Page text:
Many excuses allow us to cringe and avoid working through conflict with another person. Don’t fall into the laziness trap. We all have an addiction to or a need for comfort in the face of difficult but important decisions. In the end, avoiding the conflict will be more harmful to you than the temporary uneasiness you’ll feel while trying to address and solve the conflict. Just think of your reality this way: all of your rewarding relationships took big steps forward when you were able to navigate conflicts with those other people. The collaboration, trust, forgiveness, and identification of a shared goal were monumental rewards that began in that conflict.

Today, think of an area in your life in which you are experiencing division with a sister or brother in Christ. Are you putting Christ in the center? My kingdom or Thy kingdom? What are you choosing and why? Your greatest need should be to please God and honor Him, not ease your own discomfort, guilt, or ego. Specifically acknowledge an incident or situation in which you have failed the relationship. Prayerfully examine how pride might be playing a role in the division. Addressing conflict with a rock solid foundation is your decision, so choose well.

My Father and my Lord, Please forgive me for sometimes allowing pride or other wrongful attitudes to lead to division with my brothers and sisters in Christ. Help me to do my part to walk in unity so that I am an effective witness for Jesus, accomplishing what You have called me to do. Help me build courage to withstand the pain, hurt, or anger I sometimes feel in conflicts. I know You can provide more to me in that pain than in the “comfortable” times when I avoid conflict. Help me see conflict ahead of time so I can respond well and address it early if possible to avoid hurting others. I pray this and all prayers in the name of Your perfect witness, Jesus Christ; – AMEN!

The Truth

Then make me truly happy by agreeing wholeheartedly with each other, loving one another, and working together with one mind and purpose. 

Philippians 2:2

Count it all joy, my brothers, when you meet trials of various kinds, for you know that the testing of your faith produces steadfastness. And let steadfastness have its full effect, that you may be perfect and complete, lacking in nothing. 

James 1:2-4

I want more and I WANT IT NOW!

SOURCE:  Leslie Vernick

When is Enough, Enough?

Walking through the store recently, I heard a young girl (about nine years old) whining loudly. She was following her mom with big crocodile tears flowing down her face. “Mom, I want it. Why won’t you buy it? Mom, pleeeease!”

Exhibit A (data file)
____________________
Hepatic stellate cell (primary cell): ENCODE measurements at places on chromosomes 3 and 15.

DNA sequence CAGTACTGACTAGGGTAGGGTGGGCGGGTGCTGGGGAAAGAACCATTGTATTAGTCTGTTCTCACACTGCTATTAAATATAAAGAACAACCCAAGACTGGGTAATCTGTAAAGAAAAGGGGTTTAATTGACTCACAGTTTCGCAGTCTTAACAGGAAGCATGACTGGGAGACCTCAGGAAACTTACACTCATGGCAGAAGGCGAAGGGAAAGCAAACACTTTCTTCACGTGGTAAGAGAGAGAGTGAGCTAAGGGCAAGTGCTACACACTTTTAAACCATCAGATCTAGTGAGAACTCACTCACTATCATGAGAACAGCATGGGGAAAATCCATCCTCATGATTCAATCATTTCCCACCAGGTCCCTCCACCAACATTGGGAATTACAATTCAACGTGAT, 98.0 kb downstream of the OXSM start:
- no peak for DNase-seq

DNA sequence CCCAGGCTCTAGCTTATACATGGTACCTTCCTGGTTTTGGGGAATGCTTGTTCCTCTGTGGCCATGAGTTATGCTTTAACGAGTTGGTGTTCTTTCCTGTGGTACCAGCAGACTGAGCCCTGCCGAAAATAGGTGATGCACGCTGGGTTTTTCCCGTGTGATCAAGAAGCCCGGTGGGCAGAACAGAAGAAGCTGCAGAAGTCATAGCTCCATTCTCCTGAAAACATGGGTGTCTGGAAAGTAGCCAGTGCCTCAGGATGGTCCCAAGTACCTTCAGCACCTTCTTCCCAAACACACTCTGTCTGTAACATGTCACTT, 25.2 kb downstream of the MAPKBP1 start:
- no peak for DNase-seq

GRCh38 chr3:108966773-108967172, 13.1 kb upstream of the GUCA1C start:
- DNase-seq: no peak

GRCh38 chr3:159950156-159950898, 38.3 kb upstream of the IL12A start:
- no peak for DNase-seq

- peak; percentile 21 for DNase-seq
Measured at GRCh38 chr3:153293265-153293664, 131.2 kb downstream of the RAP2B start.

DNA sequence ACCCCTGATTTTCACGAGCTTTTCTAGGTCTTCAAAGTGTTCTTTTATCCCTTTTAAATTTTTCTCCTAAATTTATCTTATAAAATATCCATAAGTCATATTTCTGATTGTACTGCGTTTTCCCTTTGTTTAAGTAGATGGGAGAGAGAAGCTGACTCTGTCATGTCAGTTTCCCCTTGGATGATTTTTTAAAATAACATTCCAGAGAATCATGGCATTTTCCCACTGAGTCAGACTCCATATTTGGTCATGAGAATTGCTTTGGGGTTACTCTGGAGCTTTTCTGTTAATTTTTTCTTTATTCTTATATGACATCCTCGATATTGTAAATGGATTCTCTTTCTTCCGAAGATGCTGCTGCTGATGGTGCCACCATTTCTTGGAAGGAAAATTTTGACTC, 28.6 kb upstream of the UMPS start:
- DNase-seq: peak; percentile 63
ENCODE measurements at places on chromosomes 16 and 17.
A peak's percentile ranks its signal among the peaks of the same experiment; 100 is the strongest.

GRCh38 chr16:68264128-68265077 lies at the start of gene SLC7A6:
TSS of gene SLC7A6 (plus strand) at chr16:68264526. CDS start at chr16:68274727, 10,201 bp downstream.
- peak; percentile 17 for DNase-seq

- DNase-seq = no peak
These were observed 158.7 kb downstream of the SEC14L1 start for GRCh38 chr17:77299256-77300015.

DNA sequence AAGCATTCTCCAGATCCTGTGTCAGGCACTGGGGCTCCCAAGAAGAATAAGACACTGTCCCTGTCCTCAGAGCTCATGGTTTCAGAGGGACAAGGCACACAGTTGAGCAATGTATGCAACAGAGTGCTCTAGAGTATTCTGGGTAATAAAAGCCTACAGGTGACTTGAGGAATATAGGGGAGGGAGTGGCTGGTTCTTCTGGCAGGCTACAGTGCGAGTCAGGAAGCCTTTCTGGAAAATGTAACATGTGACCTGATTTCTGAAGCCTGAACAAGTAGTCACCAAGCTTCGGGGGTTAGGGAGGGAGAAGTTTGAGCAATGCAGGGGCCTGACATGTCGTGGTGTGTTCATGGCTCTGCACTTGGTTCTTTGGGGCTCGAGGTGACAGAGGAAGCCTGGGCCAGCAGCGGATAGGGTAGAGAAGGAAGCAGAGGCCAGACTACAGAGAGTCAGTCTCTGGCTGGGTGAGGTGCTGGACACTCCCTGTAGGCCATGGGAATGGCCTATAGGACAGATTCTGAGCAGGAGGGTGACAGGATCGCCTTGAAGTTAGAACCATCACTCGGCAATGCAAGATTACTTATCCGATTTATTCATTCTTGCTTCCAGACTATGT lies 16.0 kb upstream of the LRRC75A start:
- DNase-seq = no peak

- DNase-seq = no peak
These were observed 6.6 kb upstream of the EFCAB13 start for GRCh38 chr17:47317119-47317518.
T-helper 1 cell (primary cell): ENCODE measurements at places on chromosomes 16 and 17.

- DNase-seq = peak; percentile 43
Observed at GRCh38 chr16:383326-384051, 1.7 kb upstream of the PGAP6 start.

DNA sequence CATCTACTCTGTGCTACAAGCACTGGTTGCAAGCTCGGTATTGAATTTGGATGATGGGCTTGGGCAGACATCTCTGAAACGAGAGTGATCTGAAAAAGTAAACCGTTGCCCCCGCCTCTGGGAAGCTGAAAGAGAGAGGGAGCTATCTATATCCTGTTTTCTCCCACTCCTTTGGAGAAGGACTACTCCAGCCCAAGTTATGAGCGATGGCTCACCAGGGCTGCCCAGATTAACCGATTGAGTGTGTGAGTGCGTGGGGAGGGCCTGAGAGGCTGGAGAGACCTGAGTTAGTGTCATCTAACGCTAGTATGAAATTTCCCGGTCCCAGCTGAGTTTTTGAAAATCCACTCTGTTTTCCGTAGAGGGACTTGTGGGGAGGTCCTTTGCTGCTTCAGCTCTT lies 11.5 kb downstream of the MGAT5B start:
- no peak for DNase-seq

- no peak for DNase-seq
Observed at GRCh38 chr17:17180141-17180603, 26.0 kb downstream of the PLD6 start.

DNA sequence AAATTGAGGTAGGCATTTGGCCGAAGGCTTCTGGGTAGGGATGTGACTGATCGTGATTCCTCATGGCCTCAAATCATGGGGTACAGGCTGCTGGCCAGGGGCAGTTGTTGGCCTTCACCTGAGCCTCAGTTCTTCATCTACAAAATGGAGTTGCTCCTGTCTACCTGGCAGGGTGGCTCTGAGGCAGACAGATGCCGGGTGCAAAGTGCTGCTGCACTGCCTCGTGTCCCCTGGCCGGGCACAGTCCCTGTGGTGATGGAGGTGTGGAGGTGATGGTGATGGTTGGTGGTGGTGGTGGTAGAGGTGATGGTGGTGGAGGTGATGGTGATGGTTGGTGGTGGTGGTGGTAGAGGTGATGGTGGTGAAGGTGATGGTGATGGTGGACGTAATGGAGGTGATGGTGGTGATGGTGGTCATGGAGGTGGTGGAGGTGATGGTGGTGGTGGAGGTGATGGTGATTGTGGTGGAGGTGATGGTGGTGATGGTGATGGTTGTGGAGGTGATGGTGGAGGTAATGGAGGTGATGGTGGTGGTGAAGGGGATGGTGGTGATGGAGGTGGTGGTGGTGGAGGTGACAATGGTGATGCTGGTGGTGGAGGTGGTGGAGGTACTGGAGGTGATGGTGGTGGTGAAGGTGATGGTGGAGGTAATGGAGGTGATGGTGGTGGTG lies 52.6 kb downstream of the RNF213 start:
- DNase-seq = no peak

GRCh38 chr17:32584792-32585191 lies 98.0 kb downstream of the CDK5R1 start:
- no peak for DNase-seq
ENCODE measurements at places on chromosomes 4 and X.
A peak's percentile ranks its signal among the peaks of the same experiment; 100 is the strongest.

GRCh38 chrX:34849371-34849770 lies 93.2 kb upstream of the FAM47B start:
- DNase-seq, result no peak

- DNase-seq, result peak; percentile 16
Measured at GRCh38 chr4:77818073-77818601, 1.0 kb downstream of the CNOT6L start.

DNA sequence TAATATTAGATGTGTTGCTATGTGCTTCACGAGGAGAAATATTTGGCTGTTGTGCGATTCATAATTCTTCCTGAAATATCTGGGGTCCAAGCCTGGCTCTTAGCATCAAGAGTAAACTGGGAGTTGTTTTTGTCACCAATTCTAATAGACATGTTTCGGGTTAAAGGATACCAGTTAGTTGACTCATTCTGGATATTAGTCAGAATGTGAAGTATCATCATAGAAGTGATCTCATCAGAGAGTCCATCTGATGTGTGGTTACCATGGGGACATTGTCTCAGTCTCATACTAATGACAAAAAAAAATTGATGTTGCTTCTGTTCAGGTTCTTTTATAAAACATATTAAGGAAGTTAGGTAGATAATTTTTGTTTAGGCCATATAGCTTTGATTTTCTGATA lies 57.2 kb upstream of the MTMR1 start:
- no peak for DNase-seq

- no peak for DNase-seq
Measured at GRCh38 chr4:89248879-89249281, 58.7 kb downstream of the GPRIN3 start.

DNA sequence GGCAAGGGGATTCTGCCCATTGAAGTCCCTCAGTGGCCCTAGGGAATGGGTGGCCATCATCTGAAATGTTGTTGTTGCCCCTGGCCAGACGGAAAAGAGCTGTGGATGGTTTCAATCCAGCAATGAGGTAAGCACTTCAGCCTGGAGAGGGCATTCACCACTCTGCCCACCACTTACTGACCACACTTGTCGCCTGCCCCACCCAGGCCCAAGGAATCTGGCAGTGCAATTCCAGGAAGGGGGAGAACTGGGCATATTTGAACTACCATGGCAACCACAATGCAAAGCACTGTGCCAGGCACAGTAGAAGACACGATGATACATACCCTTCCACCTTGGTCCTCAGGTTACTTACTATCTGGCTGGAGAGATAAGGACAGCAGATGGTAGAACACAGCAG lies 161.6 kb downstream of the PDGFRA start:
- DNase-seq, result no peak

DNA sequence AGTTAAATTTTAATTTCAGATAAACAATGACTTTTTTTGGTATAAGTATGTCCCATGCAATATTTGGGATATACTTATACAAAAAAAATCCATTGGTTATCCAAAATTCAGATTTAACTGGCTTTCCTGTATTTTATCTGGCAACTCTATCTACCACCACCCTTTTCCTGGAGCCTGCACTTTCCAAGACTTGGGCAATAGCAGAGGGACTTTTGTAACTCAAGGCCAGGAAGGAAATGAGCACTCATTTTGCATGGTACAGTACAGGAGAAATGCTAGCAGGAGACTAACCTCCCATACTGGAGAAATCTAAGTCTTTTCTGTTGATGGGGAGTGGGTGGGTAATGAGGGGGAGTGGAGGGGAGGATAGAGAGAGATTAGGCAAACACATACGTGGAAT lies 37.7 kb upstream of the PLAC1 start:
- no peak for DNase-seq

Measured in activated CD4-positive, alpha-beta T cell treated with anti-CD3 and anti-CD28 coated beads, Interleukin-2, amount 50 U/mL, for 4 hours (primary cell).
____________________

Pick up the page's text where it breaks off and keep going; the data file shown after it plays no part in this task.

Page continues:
As the mom ignored the youngster, her pleas escalated. Now sobbing, her daughter howled, “Mom, I want it. I WANT IT NOW.”

The mother valiantly tried not to lose her temper. Finally she turned to her daughter and said in a very firm voice, “Stop it. You are not getting it. You did not behave.”

My heart sank. Although this mother may have been correct in not rewarding her daughter’s misbehavior with a special treat from the store, she missed a larger opportunity to teach her child an important truth.

We live in a culture of “I want more” and believe “If I had more, I would be happier.” Even as adults we’ve bought into this lie. Who hasn’t said to themselves, “If only I had more ___________, then I’d be happy.”

If only you had more money, more time, a bigger house, a different spouse, a newer car, then you’d feel happier? Right? Not really. That kind of happiness only lasts for as long as it takes to start dreaming of the next thing you want.

This little girl in the shopping mall is growing up in a culture of entitlement where we not only want more, we think we NEED more and we deserve more. Every television commercial reminds us that we deserve more because we’re worth it.

Entitlement thinking enlarges the self as we become more and more self-centered and self-absorbed, but it diminishes the spirit and poisons the soul. Instead of feeling happy and grateful for what we have, we feel gypped and grumble and complain because we are not getting more of what we think we need and deserve. More isn’t better because more never satisfies. More just fuels our desire for more.

So how do we break free from the mindset of more? The apostle Paul tells us that if we want to grow we must retrain our mind to think in new ways. (Romans 12:2). We have to realize that the world’s way of thinking is not only incorrect, it leads to death.

Paul shares with us a secret that he learned that helped him reject the tyranny of more. He learned how to be content in every situation (Philippians 4:11).

We too can learn to be content, but it takes some discipline. Here are two practices you can begin and teach your children in order to learn contentment.